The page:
The International Enforcement Law Reporter

The International Enforcement Law Reporter is a monthly print and online journal covering news and trends in international enforcement law.

Since September 1985, the International Enforcement Law Reporter has analyzed the premier developments in both the substantive and procedural aspects of international enforcement law. Read by practitioners, academics, and politicians, the IELR is a valuable guide to the difficult and dynamic field of international law.

U.S. Dismisses Charges against Mexican General and Return Him to Mexico

Thursday, November 26, 2020
Author: 
Bruce Zagaris
Volume: 
36
Issue: 
12
Abstract: 

On November 17, 2020, the Attorney General of the United States William P. Barr and Fiscalía General of Mexico Alejandro Gertz Manero issued a joint statement[1] announcing that the U.S. government has decided to seek dismissal of the U.S. criminal charges against former Mexican Secretary of National Defense General Salvador Cienfuegos Zepeda. Within one day, the charges were dismissed and Cienfuegos was returned to Mexico.



[1]    U.S. Department of Justice, Joint Statement by Attorney General of the United States William P. Barr and Fiscalía General of Mexico Alejandro Gertz Manero,  Press Rel. No. 20-1,249, Nov. 17, 2020.

 

 

U.S. and Brazil Sign Anti-Corruption Provisions in Trade Facilitation Protocol

Thursday, November 26, 2020
Author: 
Bruce Zagaris and Carlos Ayres*
Volume: 
36
Issue: 
12
Abstract: 

On October 19, 2020, after seven months of negotiations,[1] officials from the United States and Brazil announced the conclusion of a protocol on a limited trade deal that will facilitate commerce between the countries, strengthen regulatory practices, and strengthen anti- corruption measures. The new Protocol concerns Trade Rules and Transparency. The Protocol updates the 2011 Agreement on Trade and Economic Cooperation (ATEC) with three new annexes consisting of state-of-the-art provisions on Customs Administration and Trade Facilitation, Good Regulatory Practices, and Anticorruption.[2]  This article discusses Annex III on anti-corruption and some of its implications in the U.S. and Brazil.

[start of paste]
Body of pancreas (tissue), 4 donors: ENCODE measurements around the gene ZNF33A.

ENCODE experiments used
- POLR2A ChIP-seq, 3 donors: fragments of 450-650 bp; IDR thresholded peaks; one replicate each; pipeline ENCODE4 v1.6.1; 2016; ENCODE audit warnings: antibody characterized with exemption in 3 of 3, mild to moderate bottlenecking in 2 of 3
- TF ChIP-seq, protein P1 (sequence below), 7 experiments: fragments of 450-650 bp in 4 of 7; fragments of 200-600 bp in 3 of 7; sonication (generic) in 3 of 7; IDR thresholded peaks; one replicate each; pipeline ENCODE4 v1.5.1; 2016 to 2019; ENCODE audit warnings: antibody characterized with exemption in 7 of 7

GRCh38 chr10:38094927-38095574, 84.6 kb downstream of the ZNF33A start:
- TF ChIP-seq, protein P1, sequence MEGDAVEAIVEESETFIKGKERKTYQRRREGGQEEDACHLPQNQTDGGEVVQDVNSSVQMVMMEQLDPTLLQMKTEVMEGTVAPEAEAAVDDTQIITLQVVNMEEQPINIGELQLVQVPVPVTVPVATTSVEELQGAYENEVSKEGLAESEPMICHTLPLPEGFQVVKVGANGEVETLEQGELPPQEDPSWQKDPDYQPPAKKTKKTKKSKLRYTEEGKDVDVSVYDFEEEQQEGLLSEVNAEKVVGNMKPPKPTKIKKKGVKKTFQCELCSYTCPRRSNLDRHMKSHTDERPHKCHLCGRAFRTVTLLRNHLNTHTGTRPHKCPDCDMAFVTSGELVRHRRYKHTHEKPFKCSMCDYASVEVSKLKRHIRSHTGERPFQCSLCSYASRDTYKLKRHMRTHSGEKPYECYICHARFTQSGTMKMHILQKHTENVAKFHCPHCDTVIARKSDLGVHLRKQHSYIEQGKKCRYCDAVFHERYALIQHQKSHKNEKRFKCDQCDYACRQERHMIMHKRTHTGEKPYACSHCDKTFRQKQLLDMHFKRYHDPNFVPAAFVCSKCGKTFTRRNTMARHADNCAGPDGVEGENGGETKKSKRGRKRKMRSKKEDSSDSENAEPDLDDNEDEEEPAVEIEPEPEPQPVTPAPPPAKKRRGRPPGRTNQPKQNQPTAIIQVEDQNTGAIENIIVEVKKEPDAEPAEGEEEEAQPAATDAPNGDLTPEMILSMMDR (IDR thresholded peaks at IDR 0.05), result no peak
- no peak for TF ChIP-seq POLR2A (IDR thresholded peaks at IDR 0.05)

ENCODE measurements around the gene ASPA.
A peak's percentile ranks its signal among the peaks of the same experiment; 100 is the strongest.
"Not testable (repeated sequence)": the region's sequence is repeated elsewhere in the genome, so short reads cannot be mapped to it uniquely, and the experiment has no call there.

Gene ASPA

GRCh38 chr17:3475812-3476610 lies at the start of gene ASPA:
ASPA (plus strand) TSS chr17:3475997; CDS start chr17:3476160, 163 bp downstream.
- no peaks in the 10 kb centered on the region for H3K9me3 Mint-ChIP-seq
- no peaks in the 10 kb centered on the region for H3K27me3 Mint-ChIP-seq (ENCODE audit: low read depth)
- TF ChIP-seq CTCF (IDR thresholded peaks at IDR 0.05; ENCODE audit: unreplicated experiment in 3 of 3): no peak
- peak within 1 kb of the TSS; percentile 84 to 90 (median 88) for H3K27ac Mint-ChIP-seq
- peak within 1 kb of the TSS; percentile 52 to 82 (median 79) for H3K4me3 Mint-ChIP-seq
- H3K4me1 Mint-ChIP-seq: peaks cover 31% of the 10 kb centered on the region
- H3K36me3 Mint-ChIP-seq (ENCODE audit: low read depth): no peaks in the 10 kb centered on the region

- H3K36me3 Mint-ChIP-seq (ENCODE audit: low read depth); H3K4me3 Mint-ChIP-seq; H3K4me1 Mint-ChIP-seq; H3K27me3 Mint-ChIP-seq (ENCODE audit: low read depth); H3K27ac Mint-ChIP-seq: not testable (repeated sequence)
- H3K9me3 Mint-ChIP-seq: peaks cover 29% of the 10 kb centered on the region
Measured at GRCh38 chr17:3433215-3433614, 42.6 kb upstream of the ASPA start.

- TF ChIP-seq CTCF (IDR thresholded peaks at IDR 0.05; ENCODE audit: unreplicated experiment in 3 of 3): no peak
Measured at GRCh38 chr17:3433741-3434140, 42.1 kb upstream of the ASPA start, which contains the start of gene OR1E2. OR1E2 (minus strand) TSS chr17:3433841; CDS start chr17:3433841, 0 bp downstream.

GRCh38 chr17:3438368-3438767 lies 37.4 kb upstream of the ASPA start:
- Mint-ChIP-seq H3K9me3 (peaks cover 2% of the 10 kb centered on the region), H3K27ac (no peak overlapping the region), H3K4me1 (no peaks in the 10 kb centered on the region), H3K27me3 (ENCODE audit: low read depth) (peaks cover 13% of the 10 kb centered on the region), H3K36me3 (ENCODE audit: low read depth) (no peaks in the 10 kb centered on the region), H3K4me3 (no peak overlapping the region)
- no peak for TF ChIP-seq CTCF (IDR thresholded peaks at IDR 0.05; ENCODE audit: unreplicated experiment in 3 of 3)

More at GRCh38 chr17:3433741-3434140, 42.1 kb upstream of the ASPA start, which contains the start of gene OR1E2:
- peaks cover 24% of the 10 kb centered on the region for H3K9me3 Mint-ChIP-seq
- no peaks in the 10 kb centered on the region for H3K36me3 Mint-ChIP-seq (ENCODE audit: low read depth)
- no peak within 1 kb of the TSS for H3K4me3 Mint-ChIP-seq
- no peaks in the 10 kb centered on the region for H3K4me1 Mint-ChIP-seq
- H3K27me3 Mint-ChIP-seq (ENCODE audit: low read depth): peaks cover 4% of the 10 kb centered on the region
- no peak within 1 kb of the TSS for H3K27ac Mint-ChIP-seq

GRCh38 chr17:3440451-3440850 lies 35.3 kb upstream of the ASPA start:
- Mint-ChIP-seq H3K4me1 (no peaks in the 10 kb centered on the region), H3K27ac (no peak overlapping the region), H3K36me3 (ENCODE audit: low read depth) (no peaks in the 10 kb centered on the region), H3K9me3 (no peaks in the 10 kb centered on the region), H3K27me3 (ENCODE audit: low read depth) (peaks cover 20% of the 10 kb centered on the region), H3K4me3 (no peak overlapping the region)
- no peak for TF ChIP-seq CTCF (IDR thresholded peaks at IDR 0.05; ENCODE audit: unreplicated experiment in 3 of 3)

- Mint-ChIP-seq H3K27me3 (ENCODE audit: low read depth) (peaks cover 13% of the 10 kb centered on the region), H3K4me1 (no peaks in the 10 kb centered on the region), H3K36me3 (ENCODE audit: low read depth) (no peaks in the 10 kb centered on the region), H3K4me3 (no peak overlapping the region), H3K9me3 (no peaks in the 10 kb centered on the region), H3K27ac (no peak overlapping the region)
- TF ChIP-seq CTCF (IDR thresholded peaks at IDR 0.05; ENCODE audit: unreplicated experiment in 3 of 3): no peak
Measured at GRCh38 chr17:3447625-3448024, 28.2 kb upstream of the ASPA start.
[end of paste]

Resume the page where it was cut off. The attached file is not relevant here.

*Mr. Ayres is a founding partner of the law firm Maeda, Ayres & Sarubbi in São Paulo, Brazil. He focuses on anti-corruption, government enforcement and compliance issues, with a particular emphasis on Brazil and other regions of Latin America. Mr. Ayres is a Professor at the Post-Graduate Program of FGVLaw, School of Law, in São Paulo.

 

[1]    Ana Swanson, U.S. to Sign Limited Trade Deal With Brazil, N.Y. Times, Oct. 19, 2020.

 

[2]    Office of the U.S> Trade Representative, United States and Brazil Update Agreement on Trade and Economic Cooperation with New Protocol on Trade Rules and Transparency, Oct. 19, 2020  https://ustr.gov/about-us/policy-offices/press-office/press-releases/2020/october/united-states-and-brazil-update-agreement-trade-and-economic-cooperation-new-protocol-trade-rules.

 

 

Australia Three Persons in Foreign Bribery Investigation on Iraq Oil Projects

Thursday, November 26, 2020
Author: 
Bruce Zagaris
Volume: 
36
Issue: 
12
Abstract: